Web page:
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Menopause. 2014 Sep;21(9):997-1006. doi: 10.1097/GME.0000000000000203.

Investigation of menopausal stage and symptoms on cognition in human immunodeficiency virus-infected women.

Author information

1
From the 1Department of Psychiatry, University of Illinois at Chicago, Chicago, IL; 2Department of Psychiatry, Rush University, Chicago, IL; 3Department of Epidemiology, Johns Hopkins School of Public Health, Baltimore, MD; 4The Core Center, Cook County Health and Hospital System and Hektoen Institute of Medicine, Chicago, IL; 5Department of Medicine, Stroger Hospital and Rush University, Chicago, IL; 6Department of Neurology, SUNY Downstate Medical Center, Brooklyn, NY; 7School of Social Work, University of Southern California, Los Angeles, CA; 8Department of Medicine and Epidemiology, Montefiore Medical Center and Albert Einstein College of Medicine, Bronx, NY; 9Georgetown University School of Medicine, Washington, DC; 10Departments of Clinical Pharmacy, Medicine, Epidemiology, and Biostatistics, University of California, San Francisco, CA; and 11Department of Psychology, University of Illinois at Chicago, Chicago, IL.

Abstract

OBJECTIVE:

We evaluated the separate and interactive associations of menopausal stage, menopausal symptoms, and human immunodeficiency virus (HIV) infection with cognition. We hypothesized that HIV-infected perimenopausal women would show the greatest cognitive difficulties and that menopausal symptoms would be inversely associated with cognition.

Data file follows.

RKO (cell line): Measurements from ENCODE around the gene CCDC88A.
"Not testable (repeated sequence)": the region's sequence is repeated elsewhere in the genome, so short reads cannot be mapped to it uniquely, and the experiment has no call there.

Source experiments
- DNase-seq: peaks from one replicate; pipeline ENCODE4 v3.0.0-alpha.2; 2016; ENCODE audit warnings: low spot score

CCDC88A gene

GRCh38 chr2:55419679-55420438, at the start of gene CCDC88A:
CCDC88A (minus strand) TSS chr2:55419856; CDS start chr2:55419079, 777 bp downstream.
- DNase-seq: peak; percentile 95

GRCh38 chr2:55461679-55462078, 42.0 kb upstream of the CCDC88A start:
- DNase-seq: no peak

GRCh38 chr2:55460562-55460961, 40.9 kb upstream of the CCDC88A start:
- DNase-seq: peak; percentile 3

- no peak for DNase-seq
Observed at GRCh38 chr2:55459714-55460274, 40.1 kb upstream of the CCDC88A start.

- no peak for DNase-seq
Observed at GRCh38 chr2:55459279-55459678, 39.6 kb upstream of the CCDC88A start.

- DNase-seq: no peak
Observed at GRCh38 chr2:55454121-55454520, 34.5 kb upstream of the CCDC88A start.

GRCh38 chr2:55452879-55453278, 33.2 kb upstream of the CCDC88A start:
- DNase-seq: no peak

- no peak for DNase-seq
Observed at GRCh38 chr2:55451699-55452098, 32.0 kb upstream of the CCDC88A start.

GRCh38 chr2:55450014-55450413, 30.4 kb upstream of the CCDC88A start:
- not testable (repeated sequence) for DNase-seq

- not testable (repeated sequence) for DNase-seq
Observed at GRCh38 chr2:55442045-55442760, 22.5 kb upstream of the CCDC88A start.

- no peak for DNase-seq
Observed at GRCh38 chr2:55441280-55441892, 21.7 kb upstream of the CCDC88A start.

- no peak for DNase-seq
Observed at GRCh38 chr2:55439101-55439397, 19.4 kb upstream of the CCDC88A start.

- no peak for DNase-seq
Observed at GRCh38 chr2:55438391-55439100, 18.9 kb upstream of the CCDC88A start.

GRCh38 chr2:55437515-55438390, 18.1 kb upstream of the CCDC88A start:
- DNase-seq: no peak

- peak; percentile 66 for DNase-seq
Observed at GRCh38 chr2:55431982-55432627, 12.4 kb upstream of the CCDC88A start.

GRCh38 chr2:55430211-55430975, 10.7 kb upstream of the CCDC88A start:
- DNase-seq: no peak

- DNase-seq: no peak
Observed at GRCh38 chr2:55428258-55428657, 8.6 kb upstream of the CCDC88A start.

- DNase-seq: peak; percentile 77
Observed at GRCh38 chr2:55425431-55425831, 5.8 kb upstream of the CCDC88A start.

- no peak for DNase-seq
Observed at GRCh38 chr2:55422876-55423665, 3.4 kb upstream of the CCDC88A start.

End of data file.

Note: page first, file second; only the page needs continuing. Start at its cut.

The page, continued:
METHODS:

This cross-sectional study included 708 HIV-infected and 278 HIV-uninfected premenopausal, perimenopausal, or postmenopausal women (64% African American; median age, 44 y) from the Women's Interagency HIV Study. Participants completed tests of verbal learning and memory, attention/processing speed, and executive function. We administered a menopausal symptom questionnaire that assessed anxiety, vasomotor, and sleep symptoms and obtained measures of depressive symptoms.

RESULTS:

In multivariable regression analyses controlling for relevant covariates, HIV infection, but not menopausal stage, was associated with worse performance on all cognitive measures (P's < 0.05). Depressive symptoms were associated with lower cognitive performance on measures of verbal learning and memory, attention, and executive function (P's < 0.05); anxiety symptoms were associated with lower performance on measures of verbal learning and memory (P's < 0.05). Vasomotor symptoms were associated with worse attention (P < 0.05). HIV and anxiety symptoms interacted to influence verbal learning (P's < 0.05); elevated anxiety was associated with worse verbal learning in HIV-infected women only.

CONCLUSIONS:

Vasomotor, depressive, and anxiety symptoms, but not menopausal stage, are associated with worse cognitive performance in both HIV-infected and HIV-uninfected women, although elevated anxiety symptoms are more associated with verbal learning deficits in HIV-infected women. Because cognitive problems can interfere with everyday functioning, including treatment adherence, it may be important to screen and treat anxiety in HIV-infected women.

PMID:
24496085
PMCID:
PMC4119867
DOI:
10.1097/GME.0000000000000203
[Indexed for MEDLINE]
Free PMC Article

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